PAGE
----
As “On Being Brought from Africa to America” must remind any reader, Phillis Wheatley was a slave for most of her live and she wrote most of her poetry in slavery. The immediate subject of the poem is how she was brought into slavery: she was taken from Africa, her “Pagan land” (1) and she was converted to Christianity. Wheatley’s treatment of this experience, though, is not simply based on a recounting of it. Her language and form emphasize the hypocrisy of the white, Americans who sanctioned and maintained her slavery in the first place, while also proclaiming themselves to be Christians. The opening of the poem, “’Twas mercy brought me from my Pagan land” (1) employs a somewhat formal and archaic contraction, “‘Twas,” but it also suggests that the poem is a narrative, telling a story, as, indeed, it does on two levels. Saying that it was “mercy” (1) that bought about her removal from Africa, however, clearly invites irony. Wheatley’s readers were certainly aware that the circumstances of slavery and the conditions in which people were brought from African are far from consistent with any notion of mercy. Certainly, they are not consistent with the idea of Christian mercy. Wheatley emphasizes the hypocrisy of the Christians responsible for her removal, though, by using the adjective “Pagan” (1) to describe her land and to capitalizing it, which provides further emphasis. The verb “brought” (1) also echoes the verb, bought, which suggests the transactional context of Wheatley’s removal, the commercial issues that were at the heart of slavery. The verb “[t]aught” (2) opening the second line implies that there was an educational purpose behind Wheatley’s removal from Africa. Taught implies teaching, education, and the positive development of an individual. However, there is a second idea that emerges from the verb and its sound, especially. Taught implies the condition of restraints and echoes a common image of slavery. Wheatley’s description of her soul as “benighted” (2) resonates the same irony as her use of mercy in line one. The word indicates a state of ignorance, which Wheatley, as a Christian, appears to genuinely accept. However, the notion of her soul as pitiful or weak is ironic because she has endured slavery and, in recognizing the hypocrisy of white Americans, she indicates that she is capable of a higher spirituality. She understands “[t]hat there’s a God, that there’s a Saviour, too” (3) and in doing so, she understands the lessons that she was taught. She recognizes a truth and she recognizes the truth despite having come from a “Pagan land” (1). The colon at the end of line two also constructs an explanatory connection between line three and four. In line four, she acknowledges that she recognized Christian truth despite her past, when “[o]nce I redemption neither sought nor knew” (4). She also suggests again, though, that she was brought from her homeland against her will and she was made a Christian because the word “redemption” (4), while it carries obvious religious connotations, is ironic; its second application within this sentence pertains to Wheatley’s experience of slavery. Structurally, the poem moves into its second phase at the end of line four, too. The end-stop with a period marks the end of the first portion, concentrated on Wheatley’s discovery of true Christianity in parallel to her experience of slavery. The second phase of the poem exposes the attitudes of white Americans towards African Americans and is the point at which Wheatley’s voice, as a black American writer and a black American woman, extends beyond the frame of her own experience to express the condition of black Americans and black women as collectives. The determiner, “some” (5) in relation to “people” (5) behaves as a limiting and somewhat alienating term, but this effect is mimetic of the idea expressed, that those with darker skin, the “sable” race, are treated “with scornful eye” (5), the focus on “eye” suggesting the way in which they are viewed as other and creating a literalness within the poem’s language, picking up on the “view” earlier in the line as both a verb, as it is syntactically in the line, and a noun. Also interesting is the way that “eye” necessitates a dismemberment of the body of the “some,” which really anticipates the way in which the African American body is considered in later texts considered central to the African American literary tradition, such as Morrison’s Beloved. This line also concentrates attention on grammar, on syntax, which is vital to the interpretation of the final two lines; in a way, it primes the reader to be conscious to grammatical order. The quoted “Their color is diabolical die” (6) draws out the meaning of “view” as opinion but also performs that judgment, showing the scornful “eye” and the scornful statements both. The final two lines, another rhymed couplet, can be read as advising Christians that Negros “black as Cain” (7) should still be treated kindly, considered capable of redemption. The alternative read, however, situates the addressees as “Negros” (7) and suggests that Wheatley reminds them to remember that Christians, “black as Cain” in a metaphorical sense, should still be forgiven. The critical tone and indeed the semantics of both of these interpretations strongly affirm Wheatley’s effort to condemn the abuse of “Negros” and establish her as at least one of the first African American writers to write and publish work that does just this.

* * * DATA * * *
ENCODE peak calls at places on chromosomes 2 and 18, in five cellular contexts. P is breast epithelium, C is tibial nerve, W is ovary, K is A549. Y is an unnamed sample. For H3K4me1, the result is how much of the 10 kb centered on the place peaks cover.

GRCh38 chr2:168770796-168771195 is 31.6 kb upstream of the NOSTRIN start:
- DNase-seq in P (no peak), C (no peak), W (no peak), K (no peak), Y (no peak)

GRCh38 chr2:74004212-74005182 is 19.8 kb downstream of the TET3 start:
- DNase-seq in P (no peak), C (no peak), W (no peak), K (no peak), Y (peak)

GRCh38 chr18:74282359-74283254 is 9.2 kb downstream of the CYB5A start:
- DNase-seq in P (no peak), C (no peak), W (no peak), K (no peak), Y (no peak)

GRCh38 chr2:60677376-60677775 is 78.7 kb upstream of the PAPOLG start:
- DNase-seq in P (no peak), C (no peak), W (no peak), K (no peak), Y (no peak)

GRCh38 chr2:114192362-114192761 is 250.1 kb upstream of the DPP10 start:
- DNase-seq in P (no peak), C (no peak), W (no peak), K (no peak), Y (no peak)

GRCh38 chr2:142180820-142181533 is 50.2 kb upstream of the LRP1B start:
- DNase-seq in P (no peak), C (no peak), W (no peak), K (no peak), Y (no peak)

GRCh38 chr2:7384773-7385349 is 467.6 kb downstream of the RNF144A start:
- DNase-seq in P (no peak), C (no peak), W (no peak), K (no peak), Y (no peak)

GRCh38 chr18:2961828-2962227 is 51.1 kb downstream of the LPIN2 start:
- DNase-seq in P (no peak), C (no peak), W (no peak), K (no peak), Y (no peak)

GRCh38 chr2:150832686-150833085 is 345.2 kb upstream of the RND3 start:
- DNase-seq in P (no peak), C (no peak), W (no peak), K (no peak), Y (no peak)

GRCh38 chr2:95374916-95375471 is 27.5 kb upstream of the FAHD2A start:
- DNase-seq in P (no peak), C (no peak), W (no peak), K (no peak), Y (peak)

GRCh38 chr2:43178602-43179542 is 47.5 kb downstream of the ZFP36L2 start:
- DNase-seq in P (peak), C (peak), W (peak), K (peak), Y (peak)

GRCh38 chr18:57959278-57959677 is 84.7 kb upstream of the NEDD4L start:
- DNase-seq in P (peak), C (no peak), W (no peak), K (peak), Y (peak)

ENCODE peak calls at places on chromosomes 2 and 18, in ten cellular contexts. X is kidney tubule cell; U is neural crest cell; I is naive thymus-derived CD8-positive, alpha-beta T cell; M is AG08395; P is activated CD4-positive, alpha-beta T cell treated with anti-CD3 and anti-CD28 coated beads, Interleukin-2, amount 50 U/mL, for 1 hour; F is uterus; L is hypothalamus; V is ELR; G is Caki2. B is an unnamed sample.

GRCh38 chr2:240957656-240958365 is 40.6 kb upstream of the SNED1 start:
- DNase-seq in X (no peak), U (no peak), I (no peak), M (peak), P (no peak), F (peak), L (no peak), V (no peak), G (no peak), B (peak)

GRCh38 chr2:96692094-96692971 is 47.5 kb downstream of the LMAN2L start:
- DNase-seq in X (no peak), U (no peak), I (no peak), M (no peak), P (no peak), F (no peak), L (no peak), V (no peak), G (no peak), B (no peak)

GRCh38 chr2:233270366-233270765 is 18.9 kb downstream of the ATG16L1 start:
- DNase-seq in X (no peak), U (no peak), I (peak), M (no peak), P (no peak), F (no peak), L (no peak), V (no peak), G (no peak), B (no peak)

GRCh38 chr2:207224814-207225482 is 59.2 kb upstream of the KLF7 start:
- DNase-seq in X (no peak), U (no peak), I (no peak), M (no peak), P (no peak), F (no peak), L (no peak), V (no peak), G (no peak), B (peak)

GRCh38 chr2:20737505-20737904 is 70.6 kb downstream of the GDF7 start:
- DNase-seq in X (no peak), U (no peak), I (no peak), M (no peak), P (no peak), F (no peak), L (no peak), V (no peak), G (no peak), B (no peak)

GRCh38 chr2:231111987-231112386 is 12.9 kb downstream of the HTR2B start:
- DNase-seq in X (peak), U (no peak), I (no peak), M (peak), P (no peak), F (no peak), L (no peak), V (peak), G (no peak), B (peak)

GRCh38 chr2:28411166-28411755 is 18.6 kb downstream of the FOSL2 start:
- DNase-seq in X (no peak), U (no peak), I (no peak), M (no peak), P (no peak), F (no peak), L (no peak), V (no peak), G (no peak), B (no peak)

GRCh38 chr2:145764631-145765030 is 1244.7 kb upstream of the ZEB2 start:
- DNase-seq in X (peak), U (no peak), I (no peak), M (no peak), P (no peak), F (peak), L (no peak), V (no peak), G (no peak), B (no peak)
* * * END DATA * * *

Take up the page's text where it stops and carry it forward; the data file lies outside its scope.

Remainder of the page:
Wheatley’s poem, written to “His Excellency General Washington” also affirms her place as the founder of the black American and black women writers traditions. Although the poem is praiseful, appearing to celebrate the triumph of George Washington as a military and political leader in the outcome of the American Revolutionary War, like all such poems written in praise it is a subtle argument for the need and opportunity for an individual, already praiseworthy, to further improve themselves and benefit those around them. Wheatley’s knowledge of classical literature allows that each and every one of her classical allusions has profound significance and when she refers to “[c]elestial choir!” (2) and also to “Columbia’s scenes of glorious toil I write” (2), the focus is not only upon the representation of America’s triumph but upon something of an ironic allusion that is in itself a basis for criticism. Columbia is a figure throughout the poem that clearly represents the fledgling nature of the United States. Wheatley suggests, though, specifically that other nations are looking to the United States, they “gaze at scenes before unknown” (6) and that, although America has just triumphed against the British, what they have yet to do effectively is make the most of these “[u]nnumber’d charms and recent grace rise” (10). Wheatley’s approach is to praise Washington in the poem as a kind of demi-god, but also then to suggest that he needs to  work to be a better “guardian” to African Americans, he needed to condemn in a negative fashion. She invites reformation building on the goodness that is already apparent in Washington but she suggests that it also needs to happen to continue on a process of development to reach its potential.